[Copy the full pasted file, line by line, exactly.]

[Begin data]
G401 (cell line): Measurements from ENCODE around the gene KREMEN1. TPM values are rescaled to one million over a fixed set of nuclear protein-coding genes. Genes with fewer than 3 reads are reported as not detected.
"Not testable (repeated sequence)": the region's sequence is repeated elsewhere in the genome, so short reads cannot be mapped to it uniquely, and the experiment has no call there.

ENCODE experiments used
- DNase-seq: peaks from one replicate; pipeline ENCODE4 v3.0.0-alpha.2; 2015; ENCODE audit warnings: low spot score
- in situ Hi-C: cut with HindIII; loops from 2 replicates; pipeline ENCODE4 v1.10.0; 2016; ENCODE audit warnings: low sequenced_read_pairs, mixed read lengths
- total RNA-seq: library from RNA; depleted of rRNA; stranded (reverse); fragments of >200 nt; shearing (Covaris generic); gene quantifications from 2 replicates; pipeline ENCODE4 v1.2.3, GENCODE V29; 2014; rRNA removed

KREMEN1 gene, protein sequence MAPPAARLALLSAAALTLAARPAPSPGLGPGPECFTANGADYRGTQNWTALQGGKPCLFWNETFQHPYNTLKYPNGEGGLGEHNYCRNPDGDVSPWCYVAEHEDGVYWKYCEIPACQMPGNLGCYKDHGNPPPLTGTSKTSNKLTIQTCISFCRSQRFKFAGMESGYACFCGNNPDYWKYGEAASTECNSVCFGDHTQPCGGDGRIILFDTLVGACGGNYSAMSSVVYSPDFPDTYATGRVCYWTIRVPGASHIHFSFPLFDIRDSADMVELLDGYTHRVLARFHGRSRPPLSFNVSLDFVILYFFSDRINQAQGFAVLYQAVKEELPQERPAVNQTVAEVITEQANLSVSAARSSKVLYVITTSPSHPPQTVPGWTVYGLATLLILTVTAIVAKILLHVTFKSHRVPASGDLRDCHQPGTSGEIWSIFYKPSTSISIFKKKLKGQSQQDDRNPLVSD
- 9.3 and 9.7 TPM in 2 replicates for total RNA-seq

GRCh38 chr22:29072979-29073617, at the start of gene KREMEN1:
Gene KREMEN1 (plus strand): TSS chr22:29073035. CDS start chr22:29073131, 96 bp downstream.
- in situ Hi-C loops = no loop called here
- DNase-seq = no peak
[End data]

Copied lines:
G401 (cell line): Measurements from ENCODE around the gene KREMEN1. TPM values are rescaled to one million over a fixed set of nuclear protein-coding genes. Genes with fewer than 3 reads are reported as not detected.
"Not testable (repeated sequence)": the region's sequence is repeated elsewhere in the genome, so short reads cannot be mapped to it uniquely, and the experiment has no call there.

ENCODE experiments used
- DNase-seq: peaks from one replicate; pipeline ENCODE4 v3.0.0-alpha.2; 2015; ENCODE audit warnings: low spot score
- in situ Hi-C: cut with HindIII; loops from 2 replicates; pipeline ENCODE4 v1.10.0; 2016; ENCODE audit warnings: low sequenced_read_pairs, mixed read lengths
- total RNA-seq: library from RNA; depleted of rRNA; stranded (reverse); fragments of >200 nt; shearing (Covaris generic); gene quantifications from 2 replicates; pipeline ENCODE4 v1.2.3, GENCODE V29; 2014; rRNA removed

KREMEN1 gene, protein sequence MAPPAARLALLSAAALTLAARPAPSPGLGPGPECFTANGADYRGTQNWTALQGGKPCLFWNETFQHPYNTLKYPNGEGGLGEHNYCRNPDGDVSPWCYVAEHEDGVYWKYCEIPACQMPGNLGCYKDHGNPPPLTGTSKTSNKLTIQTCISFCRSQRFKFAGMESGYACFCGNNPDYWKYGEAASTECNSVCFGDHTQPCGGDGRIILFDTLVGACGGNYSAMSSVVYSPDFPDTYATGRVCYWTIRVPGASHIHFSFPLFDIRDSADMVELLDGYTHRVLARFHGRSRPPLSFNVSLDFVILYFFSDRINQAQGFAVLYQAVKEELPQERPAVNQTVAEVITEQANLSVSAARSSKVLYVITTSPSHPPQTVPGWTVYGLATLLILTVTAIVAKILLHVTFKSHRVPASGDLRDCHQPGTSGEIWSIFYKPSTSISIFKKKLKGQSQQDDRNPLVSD
- 9.3 and 9.7 TPM in 2 replicates for total RNA-seq

GRCh38 chr22:29072979-29073617, at the start of gene KREMEN1:
Gene KREMEN1 (plus strand): TSS chr22:29073035. CDS start chr22:29073131, 96 bp downstream.
- in situ Hi-C loops = no loop called here
- DNase-seq = no peak